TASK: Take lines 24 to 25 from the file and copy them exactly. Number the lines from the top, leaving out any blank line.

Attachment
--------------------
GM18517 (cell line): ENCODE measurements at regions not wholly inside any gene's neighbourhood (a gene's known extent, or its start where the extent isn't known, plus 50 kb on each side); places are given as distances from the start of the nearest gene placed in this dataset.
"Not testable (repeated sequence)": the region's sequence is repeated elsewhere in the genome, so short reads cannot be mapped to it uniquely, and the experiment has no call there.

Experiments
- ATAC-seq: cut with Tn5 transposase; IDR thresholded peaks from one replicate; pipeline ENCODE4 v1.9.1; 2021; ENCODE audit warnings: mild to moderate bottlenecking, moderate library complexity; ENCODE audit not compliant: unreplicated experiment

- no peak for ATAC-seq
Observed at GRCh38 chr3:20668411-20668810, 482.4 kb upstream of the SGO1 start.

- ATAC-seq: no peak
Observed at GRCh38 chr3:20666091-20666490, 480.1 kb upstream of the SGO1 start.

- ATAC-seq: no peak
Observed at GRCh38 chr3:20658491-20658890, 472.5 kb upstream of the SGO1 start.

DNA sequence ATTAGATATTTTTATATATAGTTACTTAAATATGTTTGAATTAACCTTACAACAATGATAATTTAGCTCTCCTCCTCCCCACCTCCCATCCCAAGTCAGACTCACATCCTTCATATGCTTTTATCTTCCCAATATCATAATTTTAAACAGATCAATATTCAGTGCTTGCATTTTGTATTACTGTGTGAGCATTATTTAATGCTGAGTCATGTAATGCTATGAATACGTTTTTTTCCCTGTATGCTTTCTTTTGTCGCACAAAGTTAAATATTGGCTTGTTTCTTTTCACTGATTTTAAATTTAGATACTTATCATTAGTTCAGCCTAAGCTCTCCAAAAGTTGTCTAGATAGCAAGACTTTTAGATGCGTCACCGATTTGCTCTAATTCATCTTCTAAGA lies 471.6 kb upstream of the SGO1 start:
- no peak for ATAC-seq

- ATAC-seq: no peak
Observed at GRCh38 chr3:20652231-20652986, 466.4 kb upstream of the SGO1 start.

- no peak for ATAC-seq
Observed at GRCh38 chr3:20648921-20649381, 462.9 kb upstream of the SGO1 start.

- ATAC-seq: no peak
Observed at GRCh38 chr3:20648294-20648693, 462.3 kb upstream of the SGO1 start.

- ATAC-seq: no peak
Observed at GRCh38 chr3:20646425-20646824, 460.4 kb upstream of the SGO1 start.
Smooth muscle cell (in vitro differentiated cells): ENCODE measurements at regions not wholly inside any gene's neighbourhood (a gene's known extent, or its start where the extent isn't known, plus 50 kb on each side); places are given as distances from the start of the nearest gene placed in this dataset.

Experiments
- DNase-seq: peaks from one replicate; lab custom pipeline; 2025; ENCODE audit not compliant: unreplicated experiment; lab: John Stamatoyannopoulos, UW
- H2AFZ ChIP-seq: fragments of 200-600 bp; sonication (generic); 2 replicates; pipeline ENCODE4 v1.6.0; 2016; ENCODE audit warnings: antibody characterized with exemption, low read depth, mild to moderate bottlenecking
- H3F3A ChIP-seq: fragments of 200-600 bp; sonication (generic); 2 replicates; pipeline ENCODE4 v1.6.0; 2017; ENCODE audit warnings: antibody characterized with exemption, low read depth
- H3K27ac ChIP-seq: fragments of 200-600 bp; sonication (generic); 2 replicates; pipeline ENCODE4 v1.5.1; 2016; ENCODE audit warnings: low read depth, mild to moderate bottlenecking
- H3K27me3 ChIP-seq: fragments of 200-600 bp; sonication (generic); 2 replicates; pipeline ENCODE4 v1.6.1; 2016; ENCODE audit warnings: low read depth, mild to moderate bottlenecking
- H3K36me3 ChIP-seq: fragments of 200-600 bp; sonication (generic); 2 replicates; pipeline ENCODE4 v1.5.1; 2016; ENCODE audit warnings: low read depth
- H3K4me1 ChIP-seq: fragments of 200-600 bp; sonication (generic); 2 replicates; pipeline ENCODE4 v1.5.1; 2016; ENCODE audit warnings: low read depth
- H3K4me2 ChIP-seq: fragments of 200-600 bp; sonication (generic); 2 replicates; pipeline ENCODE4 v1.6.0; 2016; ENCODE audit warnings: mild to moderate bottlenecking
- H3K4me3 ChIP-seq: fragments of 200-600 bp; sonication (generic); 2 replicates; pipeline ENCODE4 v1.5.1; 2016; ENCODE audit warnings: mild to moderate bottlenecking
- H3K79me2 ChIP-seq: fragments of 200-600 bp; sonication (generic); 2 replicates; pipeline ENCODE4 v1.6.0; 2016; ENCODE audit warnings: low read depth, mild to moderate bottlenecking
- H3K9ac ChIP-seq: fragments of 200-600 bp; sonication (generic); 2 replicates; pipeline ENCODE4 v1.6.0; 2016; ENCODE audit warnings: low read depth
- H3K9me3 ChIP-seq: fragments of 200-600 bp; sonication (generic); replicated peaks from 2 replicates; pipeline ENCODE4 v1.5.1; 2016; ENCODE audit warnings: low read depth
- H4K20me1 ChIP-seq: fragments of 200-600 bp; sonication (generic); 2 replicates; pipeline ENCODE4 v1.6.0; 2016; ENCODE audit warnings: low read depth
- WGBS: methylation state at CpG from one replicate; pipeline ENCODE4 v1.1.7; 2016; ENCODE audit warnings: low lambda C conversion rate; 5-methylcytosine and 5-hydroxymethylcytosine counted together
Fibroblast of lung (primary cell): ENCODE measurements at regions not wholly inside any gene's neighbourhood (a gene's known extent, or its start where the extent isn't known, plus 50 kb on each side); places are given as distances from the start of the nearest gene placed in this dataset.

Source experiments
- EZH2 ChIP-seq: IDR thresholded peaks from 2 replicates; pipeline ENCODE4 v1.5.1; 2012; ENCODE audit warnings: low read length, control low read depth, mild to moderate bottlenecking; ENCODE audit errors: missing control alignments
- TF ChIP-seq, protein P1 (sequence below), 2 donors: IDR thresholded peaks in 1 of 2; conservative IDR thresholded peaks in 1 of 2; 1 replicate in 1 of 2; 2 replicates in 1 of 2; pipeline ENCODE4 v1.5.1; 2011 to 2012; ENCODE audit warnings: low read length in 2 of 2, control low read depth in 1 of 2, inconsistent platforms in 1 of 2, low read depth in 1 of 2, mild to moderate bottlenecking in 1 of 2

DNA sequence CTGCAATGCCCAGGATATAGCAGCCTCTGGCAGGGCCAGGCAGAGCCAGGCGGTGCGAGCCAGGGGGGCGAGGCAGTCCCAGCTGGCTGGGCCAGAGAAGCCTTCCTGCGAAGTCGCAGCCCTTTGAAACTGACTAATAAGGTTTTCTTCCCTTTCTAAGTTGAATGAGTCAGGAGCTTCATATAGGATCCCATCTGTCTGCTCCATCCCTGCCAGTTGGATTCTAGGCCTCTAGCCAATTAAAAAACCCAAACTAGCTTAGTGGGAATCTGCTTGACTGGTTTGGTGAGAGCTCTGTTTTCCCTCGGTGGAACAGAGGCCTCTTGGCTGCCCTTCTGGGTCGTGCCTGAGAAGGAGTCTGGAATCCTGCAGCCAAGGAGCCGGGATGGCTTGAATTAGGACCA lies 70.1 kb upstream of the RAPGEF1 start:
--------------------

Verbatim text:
- H2AFZ ChIP-seq: fragments of 200-600 bp; sonication (generic); 2 replicates; pipeline ENCODE4 v1.6.0; 2016; ENCODE audit warnings: antibody characterized with exemption, low read depth, mild to moderate bottlenecking
- H3F3A ChIP-seq: fragments of 200-600 bp; sonication (generic); 2 replicates; pipeline ENCODE4 v1.6.0; 2017; ENCODE audit warnings: antibody characterized with exemption, low read depth